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Thursday, 21 January 2010

Time To Go ......

Our Iban friends waving goodbye on Sungai Tulai
Each departure has its own emotional signature - leaving Australia over 4 years ago was different to leaving Borneo 18 months ago.  In each case the lead-up is similar - prepare the vessel, stock up, share special moments with family and friends, then say goodbye. As cruisers (sea gypsies?) we soon learn to quickly look ahead to our next destination and to savour what it might offer - that is, after all, why we do this. When we departed Borneo last time the entire community was there to see us off, and many tears were shed on the dock and on board Crystal Blues.

Tomorrow, we depart Thailand after 15 months of serious refit work,  plus various part time employment in the region. We won't be shedding any tears.  Its not that we don't love the people (we do), and we have made some fabulous friends, its just that 15 months is too long - our sea gypsy blood requires us to move farther and more often than we have been able.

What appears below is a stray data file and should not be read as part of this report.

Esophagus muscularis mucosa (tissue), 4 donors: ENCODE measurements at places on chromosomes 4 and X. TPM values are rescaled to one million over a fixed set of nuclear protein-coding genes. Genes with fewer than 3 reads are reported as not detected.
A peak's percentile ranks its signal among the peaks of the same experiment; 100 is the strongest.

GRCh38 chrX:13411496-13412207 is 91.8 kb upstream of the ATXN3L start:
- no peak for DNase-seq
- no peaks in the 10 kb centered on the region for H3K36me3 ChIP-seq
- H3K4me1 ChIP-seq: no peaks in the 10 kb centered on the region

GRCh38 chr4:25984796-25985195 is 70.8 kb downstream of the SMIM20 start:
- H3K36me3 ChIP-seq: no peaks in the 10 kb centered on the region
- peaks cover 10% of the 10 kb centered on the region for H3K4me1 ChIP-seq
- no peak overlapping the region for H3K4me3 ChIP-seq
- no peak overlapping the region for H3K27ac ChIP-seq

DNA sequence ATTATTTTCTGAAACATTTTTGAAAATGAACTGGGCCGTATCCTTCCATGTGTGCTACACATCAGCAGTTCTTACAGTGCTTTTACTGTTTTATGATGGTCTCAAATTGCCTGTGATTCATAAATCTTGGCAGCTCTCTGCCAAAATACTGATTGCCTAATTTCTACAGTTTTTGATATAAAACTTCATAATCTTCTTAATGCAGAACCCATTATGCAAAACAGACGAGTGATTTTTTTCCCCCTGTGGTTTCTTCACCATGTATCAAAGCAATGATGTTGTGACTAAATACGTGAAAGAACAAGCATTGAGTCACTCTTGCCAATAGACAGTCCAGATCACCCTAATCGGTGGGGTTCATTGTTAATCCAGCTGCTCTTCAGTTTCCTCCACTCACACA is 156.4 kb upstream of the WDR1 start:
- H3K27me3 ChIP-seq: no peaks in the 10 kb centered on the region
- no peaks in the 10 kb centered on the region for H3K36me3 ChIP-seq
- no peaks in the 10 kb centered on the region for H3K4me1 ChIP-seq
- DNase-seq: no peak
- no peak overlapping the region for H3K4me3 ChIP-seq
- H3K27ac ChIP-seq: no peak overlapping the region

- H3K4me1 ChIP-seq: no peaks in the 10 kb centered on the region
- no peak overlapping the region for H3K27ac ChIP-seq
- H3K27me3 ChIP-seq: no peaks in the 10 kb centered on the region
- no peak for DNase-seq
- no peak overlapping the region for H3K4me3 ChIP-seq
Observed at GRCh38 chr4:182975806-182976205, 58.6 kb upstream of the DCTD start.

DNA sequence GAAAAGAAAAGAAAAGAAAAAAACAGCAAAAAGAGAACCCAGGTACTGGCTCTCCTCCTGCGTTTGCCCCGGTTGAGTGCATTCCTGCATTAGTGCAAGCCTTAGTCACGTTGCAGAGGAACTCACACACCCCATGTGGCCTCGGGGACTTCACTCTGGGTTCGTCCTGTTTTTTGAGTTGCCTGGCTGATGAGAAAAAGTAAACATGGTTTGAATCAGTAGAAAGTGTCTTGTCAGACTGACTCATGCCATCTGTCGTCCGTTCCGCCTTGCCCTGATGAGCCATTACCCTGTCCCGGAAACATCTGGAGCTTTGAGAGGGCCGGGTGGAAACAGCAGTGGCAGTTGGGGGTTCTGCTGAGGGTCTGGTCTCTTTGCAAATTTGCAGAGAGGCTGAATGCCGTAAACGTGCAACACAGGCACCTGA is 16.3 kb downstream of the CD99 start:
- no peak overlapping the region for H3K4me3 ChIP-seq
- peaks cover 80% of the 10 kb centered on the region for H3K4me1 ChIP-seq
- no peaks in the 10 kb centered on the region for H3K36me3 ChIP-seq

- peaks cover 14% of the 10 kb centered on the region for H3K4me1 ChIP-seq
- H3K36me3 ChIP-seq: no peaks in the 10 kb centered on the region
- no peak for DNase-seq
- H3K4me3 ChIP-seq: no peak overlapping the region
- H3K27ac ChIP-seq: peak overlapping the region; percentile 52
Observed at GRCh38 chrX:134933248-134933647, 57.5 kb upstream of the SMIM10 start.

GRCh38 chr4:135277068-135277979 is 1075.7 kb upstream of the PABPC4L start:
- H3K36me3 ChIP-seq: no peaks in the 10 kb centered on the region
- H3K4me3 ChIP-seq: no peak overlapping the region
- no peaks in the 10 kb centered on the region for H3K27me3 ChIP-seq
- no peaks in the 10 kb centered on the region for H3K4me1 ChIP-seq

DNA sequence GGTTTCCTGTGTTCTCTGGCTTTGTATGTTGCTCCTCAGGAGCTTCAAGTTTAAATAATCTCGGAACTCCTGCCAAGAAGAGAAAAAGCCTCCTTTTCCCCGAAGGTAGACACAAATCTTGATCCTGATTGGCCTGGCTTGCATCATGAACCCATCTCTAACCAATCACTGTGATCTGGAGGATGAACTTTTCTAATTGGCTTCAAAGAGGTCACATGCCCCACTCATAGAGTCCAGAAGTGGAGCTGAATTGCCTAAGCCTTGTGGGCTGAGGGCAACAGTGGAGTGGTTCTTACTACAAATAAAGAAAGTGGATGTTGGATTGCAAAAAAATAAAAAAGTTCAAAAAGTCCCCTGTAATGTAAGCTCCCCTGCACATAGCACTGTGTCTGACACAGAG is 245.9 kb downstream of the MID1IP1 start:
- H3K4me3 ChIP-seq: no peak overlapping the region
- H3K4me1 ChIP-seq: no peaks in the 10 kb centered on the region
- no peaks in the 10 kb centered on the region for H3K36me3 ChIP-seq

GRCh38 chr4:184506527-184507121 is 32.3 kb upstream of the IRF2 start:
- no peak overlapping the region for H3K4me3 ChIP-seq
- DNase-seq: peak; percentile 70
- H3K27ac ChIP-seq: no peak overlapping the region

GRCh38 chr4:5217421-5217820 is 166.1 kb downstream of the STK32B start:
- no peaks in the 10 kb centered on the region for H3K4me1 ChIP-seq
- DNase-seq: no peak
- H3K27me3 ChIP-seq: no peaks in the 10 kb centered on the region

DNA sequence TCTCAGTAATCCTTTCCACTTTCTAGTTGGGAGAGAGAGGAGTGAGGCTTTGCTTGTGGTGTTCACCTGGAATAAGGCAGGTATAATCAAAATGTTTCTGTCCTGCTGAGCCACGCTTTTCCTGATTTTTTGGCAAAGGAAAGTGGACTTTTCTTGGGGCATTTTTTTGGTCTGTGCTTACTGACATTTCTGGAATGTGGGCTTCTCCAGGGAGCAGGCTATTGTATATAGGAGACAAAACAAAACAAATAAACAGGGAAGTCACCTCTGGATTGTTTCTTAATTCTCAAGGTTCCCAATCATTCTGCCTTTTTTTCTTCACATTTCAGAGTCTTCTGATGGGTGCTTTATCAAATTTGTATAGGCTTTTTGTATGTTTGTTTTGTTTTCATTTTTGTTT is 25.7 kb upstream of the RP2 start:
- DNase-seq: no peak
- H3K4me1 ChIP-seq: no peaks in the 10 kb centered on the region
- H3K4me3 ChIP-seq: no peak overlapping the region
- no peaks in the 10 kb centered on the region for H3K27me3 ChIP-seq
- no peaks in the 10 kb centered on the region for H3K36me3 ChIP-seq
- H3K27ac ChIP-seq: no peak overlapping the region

So the past week or so has seen a familiar tension re-enter our life, as Ley tries cutting the dock lines every day and I urge caution and point out the important jobs still on our to-do list.  This is a personal conflict we've waged many times.  Lately, with the boat looking so beautiful, its easy to feel like I should just roll over and agree. Each time I look at Crystal Blues she seems to want to move, so it feels like both the women in my life are ganging up on me.  Its difficult ....
Ready and waiting at Grand Ao Po Marina, Phuket